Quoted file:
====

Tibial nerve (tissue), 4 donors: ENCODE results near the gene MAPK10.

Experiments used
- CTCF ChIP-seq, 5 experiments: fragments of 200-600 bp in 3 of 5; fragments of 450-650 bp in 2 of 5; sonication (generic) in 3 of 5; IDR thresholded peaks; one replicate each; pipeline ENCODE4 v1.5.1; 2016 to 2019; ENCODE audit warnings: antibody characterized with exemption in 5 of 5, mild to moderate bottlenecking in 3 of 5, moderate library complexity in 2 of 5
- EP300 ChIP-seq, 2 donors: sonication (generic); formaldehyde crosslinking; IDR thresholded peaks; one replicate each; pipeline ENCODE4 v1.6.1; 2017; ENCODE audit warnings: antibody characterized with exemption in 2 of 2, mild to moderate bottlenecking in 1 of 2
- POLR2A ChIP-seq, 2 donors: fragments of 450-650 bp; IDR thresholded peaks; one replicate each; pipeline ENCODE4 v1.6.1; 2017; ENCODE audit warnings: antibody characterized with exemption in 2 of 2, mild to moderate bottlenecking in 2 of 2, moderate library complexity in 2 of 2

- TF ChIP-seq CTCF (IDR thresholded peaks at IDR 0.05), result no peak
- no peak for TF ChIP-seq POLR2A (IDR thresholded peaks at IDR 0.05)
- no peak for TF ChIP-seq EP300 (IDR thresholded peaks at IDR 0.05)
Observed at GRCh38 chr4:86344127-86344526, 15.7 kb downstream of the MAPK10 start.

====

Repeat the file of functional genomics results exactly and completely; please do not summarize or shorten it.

Tibial nerve (tissue), 4 donors: ENCODE results near the gene MAPK10.

Experiments used
- CTCF ChIP-seq, 5 experiments: fragments of 200-600 bp in 3 of 5; fragments of 450-650 bp in 2 of 5; sonication (generic) in 3 of 5; IDR thresholded peaks; one replicate each; pipeline ENCODE4 v1.5.1; 2016 to 2019; ENCODE audit warnings: antibody characterized with exemption in 5 of 5, mild to moderate bottlenecking in 3 of 5, moderate library complexity in 2 of 5
- EP300 ChIP-seq, 2 donors: sonication (generic); formaldehyde crosslinking; IDR thresholded peaks; one replicate each; pipeline ENCODE4 v1.6.1; 2017; ENCODE audit warnings: antibody characterized with exemption in 2 of 2, mild to moderate bottlenecking in 1 of 2
- POLR2A ChIP-seq, 2 donors: fragments of 450-650 bp; IDR thresholded peaks; one replicate each; pipeline ENCODE4 v1.6.1; 2017; ENCODE audit warnings: antibody characterized with exemption in 2 of 2, mild to moderate bottlenecking in 2 of 2, moderate library complexity in 2 of 2

- TF ChIP-seq CTCF (IDR thresholded peaks at IDR 0.05), result no peak
- no peak for TF ChIP-seq POLR2A (IDR thresholded peaks at IDR 0.05)
- no peak for TF ChIP-seq EP300 (IDR thresholded peaks at IDR 0.05)
Observed at GRCh38 chr4:86344127-86344526, 15.7 kb downstream of the MAPK10 start.